Saudi cinema launch ends decades-old ban

The kingdom shuttered cinemas in the early 1980s under pressure from Islamists as Saudi society embraced a severe form of Islam

Saudi cinema launch ends decades-old ban
Saudi people gather at the ticket counter during the opening of a cinema at Riyadh Park mall in Riyadh, Saudi Arabia - Photo: Faisal Al Nasser/REUTERS
English 01/05/2018 11:59 Reuters Riyadh Stephen Kalin Actualizada 12:02

Last month, Saudi Arabia launched its first commercial movie theater, ending a nearly 40-year ban on cinemas under a push by the crown prince to modernize the deeply conservative Muslim kingdom.

A red carpet invitation-only gala event attracted senior government officials, foreign dignitaries, and select industry figures to watch Marvel’s superhero movie Black Panther” on a 45-foot screen at a converted symphony concert hall in Riyadh.

“Saudis now are going to be able to go to a beautiful theater and watch movies the way they’re supposed to be watched: on a big screen,” assured Adam AronChief Executive of Operator AMC Entertainment Holdings ahead of the screening.

The smell of buttery popcorn filled the air as confetti rained down through the multi-story atrium where Aron and Saudi Minister of Culture and Information Awwad al-Awwad announced the launch and proceeded into the 450-seat hall.

The opening marks another milestone for reforms spearheaded by Crown Prince Mohammed bin Salman to open the country culturally and diversify the economy of the world’s top oil exporter.

The prince, 32, has already eased restrictions in the last two years, including on public concerts, women driving, and gender mixing. Many Saudis have rejoiced at the end of the cinema ban, sharing praise and pictures of Prince Mohammed on social media.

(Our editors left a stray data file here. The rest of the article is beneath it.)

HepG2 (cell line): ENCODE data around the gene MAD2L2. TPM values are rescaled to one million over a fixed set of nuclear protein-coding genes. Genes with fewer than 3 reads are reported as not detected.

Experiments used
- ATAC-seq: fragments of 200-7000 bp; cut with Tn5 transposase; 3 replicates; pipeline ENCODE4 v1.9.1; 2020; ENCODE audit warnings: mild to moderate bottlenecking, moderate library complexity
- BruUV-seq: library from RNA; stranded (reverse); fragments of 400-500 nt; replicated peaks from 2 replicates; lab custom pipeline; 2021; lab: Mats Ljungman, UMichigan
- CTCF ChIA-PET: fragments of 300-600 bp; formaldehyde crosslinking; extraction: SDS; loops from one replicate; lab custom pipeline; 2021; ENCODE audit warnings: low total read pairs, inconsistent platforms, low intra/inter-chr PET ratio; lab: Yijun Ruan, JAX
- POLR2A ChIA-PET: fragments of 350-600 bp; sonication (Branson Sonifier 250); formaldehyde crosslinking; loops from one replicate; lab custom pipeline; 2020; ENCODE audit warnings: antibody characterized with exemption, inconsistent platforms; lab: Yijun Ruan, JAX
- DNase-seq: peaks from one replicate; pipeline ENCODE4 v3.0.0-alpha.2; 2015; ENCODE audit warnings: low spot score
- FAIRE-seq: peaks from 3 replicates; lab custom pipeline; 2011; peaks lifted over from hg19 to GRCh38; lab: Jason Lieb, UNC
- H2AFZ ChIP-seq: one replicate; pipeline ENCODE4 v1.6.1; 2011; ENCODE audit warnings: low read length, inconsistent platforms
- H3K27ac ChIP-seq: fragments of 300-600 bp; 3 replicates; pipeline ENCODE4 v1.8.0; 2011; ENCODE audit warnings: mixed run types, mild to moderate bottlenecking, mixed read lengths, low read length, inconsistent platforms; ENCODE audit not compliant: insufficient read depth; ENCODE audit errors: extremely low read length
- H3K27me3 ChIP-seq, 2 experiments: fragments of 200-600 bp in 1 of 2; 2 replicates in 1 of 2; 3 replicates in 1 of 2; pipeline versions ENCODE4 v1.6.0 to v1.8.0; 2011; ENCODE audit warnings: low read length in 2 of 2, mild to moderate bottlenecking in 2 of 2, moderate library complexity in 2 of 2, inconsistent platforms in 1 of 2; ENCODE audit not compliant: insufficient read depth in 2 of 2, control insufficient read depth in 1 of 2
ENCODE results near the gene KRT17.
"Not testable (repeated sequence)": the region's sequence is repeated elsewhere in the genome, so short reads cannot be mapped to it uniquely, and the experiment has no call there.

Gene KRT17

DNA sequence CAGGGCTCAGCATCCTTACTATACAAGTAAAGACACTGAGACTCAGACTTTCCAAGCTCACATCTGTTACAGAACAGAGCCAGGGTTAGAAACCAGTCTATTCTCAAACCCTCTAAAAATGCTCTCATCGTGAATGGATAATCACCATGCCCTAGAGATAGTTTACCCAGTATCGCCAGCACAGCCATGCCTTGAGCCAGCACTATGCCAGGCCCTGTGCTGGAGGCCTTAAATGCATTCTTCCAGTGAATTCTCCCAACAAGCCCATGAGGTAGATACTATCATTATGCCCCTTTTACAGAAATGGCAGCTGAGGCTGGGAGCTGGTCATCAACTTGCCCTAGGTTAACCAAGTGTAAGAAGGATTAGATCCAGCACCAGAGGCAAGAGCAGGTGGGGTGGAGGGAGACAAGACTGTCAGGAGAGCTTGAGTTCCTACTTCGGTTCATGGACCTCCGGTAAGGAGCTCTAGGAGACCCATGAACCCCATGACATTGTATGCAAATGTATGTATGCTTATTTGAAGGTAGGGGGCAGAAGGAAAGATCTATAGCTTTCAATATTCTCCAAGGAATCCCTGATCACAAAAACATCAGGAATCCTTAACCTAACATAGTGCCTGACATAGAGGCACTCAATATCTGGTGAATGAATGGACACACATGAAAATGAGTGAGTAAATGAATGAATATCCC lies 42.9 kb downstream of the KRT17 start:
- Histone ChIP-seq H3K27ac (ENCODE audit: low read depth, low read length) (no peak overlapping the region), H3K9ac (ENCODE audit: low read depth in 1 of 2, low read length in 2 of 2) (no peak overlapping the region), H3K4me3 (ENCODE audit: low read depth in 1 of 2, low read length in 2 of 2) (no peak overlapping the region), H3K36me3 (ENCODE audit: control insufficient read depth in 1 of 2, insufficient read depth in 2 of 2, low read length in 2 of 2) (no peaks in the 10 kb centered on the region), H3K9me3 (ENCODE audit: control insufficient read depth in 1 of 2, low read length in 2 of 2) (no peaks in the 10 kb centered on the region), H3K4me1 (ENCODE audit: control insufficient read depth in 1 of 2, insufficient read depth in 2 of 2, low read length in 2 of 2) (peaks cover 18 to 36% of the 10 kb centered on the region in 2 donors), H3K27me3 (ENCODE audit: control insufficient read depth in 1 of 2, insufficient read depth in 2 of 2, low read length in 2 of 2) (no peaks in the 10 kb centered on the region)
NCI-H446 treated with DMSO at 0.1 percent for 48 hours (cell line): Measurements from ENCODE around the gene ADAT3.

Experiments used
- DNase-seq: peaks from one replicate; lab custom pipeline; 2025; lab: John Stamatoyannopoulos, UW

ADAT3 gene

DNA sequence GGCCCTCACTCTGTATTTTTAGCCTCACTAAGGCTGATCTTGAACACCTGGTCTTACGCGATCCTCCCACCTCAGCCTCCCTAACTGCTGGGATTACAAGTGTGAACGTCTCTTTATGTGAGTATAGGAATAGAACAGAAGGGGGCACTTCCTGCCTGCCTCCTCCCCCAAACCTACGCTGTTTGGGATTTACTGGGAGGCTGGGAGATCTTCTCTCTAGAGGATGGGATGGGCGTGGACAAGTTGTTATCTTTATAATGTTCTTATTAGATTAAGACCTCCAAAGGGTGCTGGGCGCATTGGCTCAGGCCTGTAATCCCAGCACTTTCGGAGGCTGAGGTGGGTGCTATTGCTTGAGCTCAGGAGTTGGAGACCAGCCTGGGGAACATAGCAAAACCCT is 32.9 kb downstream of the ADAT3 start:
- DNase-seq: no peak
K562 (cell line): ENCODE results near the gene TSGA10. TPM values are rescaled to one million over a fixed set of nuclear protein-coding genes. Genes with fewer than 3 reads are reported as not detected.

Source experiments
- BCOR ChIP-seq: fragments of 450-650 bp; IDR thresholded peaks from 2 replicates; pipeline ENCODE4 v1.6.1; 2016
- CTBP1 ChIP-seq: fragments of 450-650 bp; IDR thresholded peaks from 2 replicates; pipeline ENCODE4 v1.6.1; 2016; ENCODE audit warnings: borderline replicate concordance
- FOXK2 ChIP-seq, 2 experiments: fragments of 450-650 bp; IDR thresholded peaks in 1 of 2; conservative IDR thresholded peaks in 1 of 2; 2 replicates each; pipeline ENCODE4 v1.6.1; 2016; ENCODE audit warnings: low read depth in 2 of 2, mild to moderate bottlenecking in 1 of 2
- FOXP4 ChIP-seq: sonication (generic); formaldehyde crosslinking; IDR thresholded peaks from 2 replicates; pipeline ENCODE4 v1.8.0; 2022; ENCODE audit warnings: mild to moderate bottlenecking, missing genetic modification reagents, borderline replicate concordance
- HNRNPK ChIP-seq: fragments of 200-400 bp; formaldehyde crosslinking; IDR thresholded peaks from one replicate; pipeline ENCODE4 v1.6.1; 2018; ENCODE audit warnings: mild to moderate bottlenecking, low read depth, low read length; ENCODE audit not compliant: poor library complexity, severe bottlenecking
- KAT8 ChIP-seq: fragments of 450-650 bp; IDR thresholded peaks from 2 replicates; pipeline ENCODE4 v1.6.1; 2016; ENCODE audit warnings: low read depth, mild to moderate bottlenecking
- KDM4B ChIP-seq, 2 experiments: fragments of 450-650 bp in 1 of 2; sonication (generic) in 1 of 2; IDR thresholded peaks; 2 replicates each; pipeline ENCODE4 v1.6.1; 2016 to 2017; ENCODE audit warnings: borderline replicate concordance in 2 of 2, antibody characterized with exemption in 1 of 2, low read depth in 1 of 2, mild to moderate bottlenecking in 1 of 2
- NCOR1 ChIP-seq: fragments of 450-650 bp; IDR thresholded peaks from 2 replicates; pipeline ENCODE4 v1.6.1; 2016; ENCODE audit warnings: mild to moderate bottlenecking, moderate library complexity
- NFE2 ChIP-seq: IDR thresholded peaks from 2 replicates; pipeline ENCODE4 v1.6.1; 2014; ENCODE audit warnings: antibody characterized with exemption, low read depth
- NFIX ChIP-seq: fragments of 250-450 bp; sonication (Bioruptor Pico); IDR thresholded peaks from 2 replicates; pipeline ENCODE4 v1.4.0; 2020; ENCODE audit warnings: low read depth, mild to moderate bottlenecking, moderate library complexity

Others expressed confusion at what they consider a government flip-flop while some religious conservatives view cinema and acting as inconsistent with Islam.

There has been little apparent resistance to the social reforms, which seemed unthinkable just a few years ago, though the space for criticism is also limited. Several prominent clerics were arrested last year in an apparent bid to silence dissent.

It should be noted that the kingdom shuttered cinemas in the early 1980s under pressure from Islamists as Saudi society embraced a severe form of Islam.

Saudis have nonetheless been avid consumers of Western media and culture. Hollywood films and television series are widely watched at home and private film screenings have been largely tolerated for years.

In 2017, the government said it would lift the ban in part to retain money that Saudis currently spend on entertainment during trips to Dubai, Bahrain, and elsewhere.

To serve a population of more than 32 million, most of whom are under the age of 30, the authorities plan to set up around 350 cinemas with over 2,500 screens by 2030, which they hope will attract nearly USD$1 billion in annual ticket sales.

Theaters would not be segregated by gender like most other public places in Saudi Arabia, as they would be similar to cinemas around the world. Initial screenings are likely to be for families, with occasional ones for bachelors.

The extent of censorship was not clear but a Saudi official said the same versions of films shown in Dubai or Kuwait will be suitable for Saudi Arabia. Two scenes of kissing appeared to have been cut from the “Black Panther” screening.

Asked about possible conservative backlash to cinemas, Awwad said the government was focused on creating investment opportunities.

“For those that would like to come and enjoy watching the movie at the movie theater, they are more than welcome,” he said. “And for those who don’t want to watch movies at all, it’s also their personal choice.”